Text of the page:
Celtics take 1-0 NBA Finals lead on Mavericks

Per Boston.com:

In just of matter of minutes, Kristaps Porzingis quelled any questions and concerns about how effective he could be in his first game back from a calf injury.

The Celtics’ star big made plays on both ends of the court in the first quarter of Game 1, scoring 11 points to go with two blocks in the opening frame of Thursday’s 107-89 win. He wound up finishing with 20 points on 8 of 13 shooting to go with six rebounds and two blocks in just 21 minutes of action.

Even though Porzingis was quite effective on Thursday, even he had some questions on just how good he could be after missing the last 10 games due to a soleus strain in his calf. Porzingis hesitated Tuesday when asked if he was 100 percent, admitting Thursday that he wasn’t sure how his calf would feel in Game 1.

“I want to say I’m fine, but obviously, I haven’t played,” Porzingis told reporters. I haven’t had the feel of like, ‘Am I 100 percent?’ But tonight was an affirmation that I’m pretty good. Maybe I’m not perfect, but I’m pretty good and I can play like this. I can definitely add to this team.”

Per the Boston Globe:

As he entered the media room after the Mavericks’ Game 1 loss to the Celtics, one of his worst playoff performances in recent years, Kyrie Irving kept things light. He dribbled a basketball into the press conference and feigned like he was going to hand it to a media staffer before keeping hold of it, joking: “I need [the ball] right now. Didn’t shoot particularly well tonight.”

“Man, this is the best time of the year to be playing,” Irving said after Dallas fell, 107-89, to open the NBA Finals. “There’s two teams left, let’s put it in perspective. The environment’s going to be what it is, but my focus is on our game plan, making sure my guys feel confident and I feel confident and continue to shoot great shots.”

Irving finished with just 12 points on 6 of 19 shooting, missing all five 3-pointers he took. Irving heard loud boos every time he touched the ball and louder cheers on all 13 misses. It was his worst playoff shooting night (taking at least 10 shots) since his infamous final game as a Celtic, when he shot a paltry 6 of 21 in a blowout Game 5 loss to the Bucks in the second round of the 2019 postseason before bolting for Brooklyn.

Per the Boston Globe:

Jaylen Brown, meanwhile, picked up where he left off in the conference finals, in which he won series MVP. He finished with 22 points and six rebounds which sounds unremarkable, but his impact was hard to overstate.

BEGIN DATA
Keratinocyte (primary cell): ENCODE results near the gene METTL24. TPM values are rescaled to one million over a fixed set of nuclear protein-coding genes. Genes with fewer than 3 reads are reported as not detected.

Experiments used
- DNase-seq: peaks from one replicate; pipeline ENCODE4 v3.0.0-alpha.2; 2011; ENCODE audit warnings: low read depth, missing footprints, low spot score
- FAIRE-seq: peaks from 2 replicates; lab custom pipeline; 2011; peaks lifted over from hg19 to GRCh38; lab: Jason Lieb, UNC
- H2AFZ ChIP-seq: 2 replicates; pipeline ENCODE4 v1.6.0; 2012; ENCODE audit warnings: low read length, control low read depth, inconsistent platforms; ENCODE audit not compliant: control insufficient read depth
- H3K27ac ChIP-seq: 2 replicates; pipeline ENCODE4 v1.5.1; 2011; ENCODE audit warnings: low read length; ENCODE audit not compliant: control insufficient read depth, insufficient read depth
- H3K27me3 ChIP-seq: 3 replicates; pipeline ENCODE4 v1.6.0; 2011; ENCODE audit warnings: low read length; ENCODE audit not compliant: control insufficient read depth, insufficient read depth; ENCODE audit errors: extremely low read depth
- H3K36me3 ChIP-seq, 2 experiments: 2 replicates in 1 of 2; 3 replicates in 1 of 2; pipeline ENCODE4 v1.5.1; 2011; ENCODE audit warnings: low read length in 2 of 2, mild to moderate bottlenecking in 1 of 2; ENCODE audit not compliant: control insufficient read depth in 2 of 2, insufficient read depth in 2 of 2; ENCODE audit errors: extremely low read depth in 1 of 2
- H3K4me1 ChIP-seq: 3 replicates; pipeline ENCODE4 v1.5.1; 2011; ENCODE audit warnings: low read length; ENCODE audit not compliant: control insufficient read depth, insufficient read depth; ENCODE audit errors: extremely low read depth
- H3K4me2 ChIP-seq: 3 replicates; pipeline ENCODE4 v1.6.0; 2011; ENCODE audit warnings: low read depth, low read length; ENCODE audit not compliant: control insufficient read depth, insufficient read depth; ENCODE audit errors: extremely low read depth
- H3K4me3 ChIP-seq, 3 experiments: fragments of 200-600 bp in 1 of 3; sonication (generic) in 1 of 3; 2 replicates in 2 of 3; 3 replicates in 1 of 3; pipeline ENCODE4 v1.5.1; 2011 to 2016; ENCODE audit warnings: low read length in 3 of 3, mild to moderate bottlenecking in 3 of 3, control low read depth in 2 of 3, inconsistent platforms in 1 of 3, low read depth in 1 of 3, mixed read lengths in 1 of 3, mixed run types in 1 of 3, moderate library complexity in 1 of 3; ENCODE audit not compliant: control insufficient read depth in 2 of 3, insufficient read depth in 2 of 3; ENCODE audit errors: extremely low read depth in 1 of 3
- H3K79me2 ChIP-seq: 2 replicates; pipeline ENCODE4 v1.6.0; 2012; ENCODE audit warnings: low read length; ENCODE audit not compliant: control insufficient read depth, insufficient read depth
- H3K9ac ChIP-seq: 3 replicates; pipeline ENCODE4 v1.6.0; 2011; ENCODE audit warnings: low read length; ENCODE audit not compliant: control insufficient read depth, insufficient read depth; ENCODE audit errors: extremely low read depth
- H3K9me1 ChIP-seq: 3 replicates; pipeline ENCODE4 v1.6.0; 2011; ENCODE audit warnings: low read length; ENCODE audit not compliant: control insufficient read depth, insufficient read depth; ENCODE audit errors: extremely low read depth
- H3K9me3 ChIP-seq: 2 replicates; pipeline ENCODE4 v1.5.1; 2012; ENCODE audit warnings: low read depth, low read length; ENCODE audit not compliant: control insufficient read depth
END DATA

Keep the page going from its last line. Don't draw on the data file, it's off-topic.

Off the opening tip, Brown hit the floor and salvaged the first possession for the Celtics. He guarded Luka Doncic and played excellent 1-on-1 defense against the Mavericks star. He made numerous hustle plays, blocked three shots, and picked off three steals. When the Mavericks cut into the lead in the third quarter (more on this in a minute), Brown was the driving force (pun somewhat intended) as they pushed the lead back up.

“What you saw tonight is kind of the challenge he took for himself coming into the year,” Joe Mazzulla said. “Not wanting to be defined by one thing. Wanting to make plays. Wanted to be a well-rounded player and get better and better. So his spacing, his ball movement, his defense on ball and off ball.”

Per the Dallas Morning News:

And the Celtics’ fans did their part, too. Booing Irving every time he touched the ball, for both his failure to make an impact in Boston and his stomping on the leprechaun at midcourt during a Brooklyn playoff series a few years back, they got their money’s worth. Irving had 12 points, going 6-of-19 while missing all five 3-point tries in the contest.

Doncic led everyone with 30, as you might expect, but his 12-for-26 night was far from special by his standards, and his one assist gives an indication of how others were shooting and how disjointed this team seemed for much of the evening. Boston’s 37-20 lead after one quarter told most of the story as all five Celtics starters plus Porzingis scored in double-figures led by Jaylen Brown’s 22.

By the end, Boston’s 38% from 3-point range was not far from their norm, so it’s not as if the Mavericks can’t expect similar performances the rest of the way. Maybe the scariest thing for Dallas is that the Celtics played exemplary defense against Irving — much of it from specialist Jrue Holiday — and you would expect that to continue. Oklahoma City kept Irving in check in the second-round series and the Celtics have the same depth of talented defensive perimeter players along with much greater scoring ability.

Author: Inside Hoops

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